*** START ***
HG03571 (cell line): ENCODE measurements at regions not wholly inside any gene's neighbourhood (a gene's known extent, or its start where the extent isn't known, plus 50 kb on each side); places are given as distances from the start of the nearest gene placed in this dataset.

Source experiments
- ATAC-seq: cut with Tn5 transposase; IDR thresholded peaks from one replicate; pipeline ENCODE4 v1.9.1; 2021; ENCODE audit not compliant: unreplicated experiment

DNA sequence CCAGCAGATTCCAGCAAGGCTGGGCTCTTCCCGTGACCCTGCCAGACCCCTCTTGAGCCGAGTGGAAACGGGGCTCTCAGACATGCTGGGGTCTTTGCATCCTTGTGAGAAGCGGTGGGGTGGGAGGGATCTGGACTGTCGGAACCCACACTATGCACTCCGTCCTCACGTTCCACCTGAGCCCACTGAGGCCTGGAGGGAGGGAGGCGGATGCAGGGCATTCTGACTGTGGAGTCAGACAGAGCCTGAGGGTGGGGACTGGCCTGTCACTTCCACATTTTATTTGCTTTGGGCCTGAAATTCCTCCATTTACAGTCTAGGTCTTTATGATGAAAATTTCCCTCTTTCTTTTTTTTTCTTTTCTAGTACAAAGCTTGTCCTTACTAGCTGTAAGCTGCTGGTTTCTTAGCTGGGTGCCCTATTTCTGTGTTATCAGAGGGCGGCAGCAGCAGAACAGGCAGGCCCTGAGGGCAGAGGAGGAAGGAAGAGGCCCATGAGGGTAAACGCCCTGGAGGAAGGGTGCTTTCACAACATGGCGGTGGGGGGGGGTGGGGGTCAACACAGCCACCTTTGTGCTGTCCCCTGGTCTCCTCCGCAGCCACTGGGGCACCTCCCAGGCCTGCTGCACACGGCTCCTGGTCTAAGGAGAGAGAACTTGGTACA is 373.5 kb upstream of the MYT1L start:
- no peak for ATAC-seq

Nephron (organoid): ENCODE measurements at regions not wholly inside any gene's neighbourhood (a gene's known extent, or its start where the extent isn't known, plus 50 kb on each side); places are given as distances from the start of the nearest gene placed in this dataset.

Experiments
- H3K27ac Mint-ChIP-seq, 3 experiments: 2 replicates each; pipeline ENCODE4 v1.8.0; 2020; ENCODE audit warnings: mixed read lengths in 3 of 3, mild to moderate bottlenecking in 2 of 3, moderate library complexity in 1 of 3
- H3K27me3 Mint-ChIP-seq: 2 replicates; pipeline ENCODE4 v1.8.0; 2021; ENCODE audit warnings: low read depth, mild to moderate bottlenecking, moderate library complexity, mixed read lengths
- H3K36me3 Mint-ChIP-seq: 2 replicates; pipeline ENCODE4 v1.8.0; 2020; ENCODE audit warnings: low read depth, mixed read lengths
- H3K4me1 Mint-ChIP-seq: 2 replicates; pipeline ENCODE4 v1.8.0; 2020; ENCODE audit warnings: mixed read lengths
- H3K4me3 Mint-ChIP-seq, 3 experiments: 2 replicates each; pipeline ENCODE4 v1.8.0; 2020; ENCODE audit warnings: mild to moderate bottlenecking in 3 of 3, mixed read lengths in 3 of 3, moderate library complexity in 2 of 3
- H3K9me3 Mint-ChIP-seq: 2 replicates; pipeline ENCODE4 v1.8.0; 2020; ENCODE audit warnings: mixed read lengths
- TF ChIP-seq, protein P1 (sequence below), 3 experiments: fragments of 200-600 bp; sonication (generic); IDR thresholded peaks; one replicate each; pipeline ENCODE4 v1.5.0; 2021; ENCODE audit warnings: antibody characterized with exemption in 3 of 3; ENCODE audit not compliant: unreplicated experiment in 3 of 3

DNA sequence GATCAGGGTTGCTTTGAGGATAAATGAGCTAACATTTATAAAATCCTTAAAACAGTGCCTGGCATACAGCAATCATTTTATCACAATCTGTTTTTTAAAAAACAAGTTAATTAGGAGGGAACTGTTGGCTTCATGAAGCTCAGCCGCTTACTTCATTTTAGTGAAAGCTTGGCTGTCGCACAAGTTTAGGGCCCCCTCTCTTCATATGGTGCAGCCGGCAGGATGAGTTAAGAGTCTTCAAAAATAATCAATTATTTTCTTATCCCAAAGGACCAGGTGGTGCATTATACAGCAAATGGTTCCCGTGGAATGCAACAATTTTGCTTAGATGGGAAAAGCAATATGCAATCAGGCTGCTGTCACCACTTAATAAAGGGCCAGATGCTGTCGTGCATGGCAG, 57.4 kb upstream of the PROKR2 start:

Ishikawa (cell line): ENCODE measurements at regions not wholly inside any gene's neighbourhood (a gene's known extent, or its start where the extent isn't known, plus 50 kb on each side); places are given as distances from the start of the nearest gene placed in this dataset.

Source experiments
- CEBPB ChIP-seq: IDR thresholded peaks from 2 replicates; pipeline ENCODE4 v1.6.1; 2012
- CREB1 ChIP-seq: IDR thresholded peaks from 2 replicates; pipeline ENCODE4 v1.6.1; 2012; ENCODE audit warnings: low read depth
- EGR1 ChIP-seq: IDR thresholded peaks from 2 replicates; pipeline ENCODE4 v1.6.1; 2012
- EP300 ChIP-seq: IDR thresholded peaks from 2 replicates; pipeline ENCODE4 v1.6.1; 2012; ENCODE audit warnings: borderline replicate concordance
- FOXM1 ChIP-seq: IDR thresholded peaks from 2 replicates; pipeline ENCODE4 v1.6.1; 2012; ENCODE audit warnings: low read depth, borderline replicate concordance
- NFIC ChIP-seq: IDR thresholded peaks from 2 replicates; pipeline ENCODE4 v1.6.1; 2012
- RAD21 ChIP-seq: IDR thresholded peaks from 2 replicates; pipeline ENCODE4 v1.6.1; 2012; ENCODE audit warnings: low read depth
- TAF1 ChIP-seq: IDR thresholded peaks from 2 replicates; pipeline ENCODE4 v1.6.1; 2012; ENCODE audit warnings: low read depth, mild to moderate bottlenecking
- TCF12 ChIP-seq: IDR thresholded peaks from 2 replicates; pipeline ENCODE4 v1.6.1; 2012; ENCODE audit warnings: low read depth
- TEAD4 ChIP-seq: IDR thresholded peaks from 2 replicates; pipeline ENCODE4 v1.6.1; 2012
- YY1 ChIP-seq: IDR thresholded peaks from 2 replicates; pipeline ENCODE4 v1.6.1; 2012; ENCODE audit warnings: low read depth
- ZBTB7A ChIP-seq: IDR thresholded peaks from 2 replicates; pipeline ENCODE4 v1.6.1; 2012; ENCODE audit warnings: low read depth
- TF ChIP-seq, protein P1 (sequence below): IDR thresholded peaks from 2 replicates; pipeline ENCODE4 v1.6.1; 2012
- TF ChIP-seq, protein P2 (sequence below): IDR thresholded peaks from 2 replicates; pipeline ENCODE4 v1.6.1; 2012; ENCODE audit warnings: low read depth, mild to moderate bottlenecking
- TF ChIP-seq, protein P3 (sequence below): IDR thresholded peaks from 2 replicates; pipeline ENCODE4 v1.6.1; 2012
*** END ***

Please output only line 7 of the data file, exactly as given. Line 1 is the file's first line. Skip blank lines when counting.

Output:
Experiments